Skip to main content

Man camping in Japan wakes to find giant crab stealing his knife

Adult coconut crab on a tree
(Image credit: Getty)

A camper spending the night in Okinawa, Japan, woke to find a giant coconut crab making off with his knife in the middle of the night. The man reports that he heard a scratching sound outside his tent, and upon investigating, found the creature carrying his tool away from the campsite.

The man uploaded a video of the encounter to Tiktok. The crab can be seen slowly carrying his best camping knife away before the camper gently removes it.

@kylesthenix (opens in new tab)

♬ Run - AWOLNATION (opens in new tab)

The coconut crab (which, as Newsweek (opens in new tab) notes, is also known as the robber crab) can grow to have a leg span of over a meter, and is a relative of the hermit crab, which uses empty shells and other objects for protection. This is a trait both species share as juveniles, but as adults, coconut crabs develop their own tough exoskeletons and move from the ocean to the land.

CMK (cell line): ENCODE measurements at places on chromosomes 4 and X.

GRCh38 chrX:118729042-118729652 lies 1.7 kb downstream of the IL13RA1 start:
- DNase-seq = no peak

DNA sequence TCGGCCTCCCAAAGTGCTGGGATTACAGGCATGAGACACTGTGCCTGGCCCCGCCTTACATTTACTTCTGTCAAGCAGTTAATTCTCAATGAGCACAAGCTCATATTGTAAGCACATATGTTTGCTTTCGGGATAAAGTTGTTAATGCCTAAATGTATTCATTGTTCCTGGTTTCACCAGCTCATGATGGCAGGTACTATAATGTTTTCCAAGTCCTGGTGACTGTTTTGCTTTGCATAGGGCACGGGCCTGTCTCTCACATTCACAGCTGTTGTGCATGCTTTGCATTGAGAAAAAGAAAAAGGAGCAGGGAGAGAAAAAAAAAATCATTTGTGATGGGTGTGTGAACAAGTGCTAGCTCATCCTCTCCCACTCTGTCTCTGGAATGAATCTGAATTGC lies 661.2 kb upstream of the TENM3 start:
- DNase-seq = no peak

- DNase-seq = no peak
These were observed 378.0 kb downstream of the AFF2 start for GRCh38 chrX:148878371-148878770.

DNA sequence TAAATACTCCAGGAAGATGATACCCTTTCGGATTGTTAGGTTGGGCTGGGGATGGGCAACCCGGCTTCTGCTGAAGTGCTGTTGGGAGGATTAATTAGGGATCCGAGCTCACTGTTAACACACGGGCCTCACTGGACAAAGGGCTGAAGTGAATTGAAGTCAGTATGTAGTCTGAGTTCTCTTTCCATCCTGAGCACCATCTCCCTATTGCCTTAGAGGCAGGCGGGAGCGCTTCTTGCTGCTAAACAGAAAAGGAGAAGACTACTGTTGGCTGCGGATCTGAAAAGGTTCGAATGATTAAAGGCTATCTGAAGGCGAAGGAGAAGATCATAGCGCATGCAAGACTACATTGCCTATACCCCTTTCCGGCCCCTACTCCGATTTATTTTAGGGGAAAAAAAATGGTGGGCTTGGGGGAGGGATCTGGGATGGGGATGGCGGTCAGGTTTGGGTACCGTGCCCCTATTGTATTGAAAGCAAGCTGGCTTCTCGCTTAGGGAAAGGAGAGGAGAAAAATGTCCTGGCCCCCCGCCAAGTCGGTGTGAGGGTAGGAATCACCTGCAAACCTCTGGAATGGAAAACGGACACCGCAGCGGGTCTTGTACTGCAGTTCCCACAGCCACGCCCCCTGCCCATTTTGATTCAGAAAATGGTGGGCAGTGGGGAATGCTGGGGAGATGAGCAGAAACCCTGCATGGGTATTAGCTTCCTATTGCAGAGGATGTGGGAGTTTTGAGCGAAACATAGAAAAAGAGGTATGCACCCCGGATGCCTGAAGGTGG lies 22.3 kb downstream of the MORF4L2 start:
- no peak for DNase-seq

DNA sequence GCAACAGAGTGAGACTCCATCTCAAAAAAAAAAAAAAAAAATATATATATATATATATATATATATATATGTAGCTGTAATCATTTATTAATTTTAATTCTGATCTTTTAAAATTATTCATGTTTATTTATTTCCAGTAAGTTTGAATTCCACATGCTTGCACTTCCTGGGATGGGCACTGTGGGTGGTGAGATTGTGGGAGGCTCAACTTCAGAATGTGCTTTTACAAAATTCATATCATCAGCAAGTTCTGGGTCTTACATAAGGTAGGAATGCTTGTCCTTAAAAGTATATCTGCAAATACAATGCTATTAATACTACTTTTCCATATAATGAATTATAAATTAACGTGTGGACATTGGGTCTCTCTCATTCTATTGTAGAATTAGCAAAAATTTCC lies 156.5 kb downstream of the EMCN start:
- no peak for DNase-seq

As the Natural History Museum (opens in new tab) explains, the crabs take their name from their preferred diet of green coconuts, which they crack with their strong claws (no need for knives). However, they are omnivores, and will also take rats, other crabs, and even birds.

'It's an adaptation because of their food source," said Miranda Lowe, principal curator of crustacea at the museum. "On land, some of the time they have to find something else other than coconuts."

The crabs rarely attack humans, and like most animals, prefer to keep their distance from people. They can display aggressive behavior when threatened, so if you encounter one it's best to stay back and appreciate it from a distance.

Cat Ellis
Cat Ellis

Cat is the editor of Advnture, She’s been a journalist for 13 years, and was fitness and wellbeing editor on TechRadar before joining the Advnture team in 2022. She’s a UK Athletics qualified run leader, and in her spare time enjoys nothing more than lacing up her shoes and hitting the roads and trails (the muddier, the better).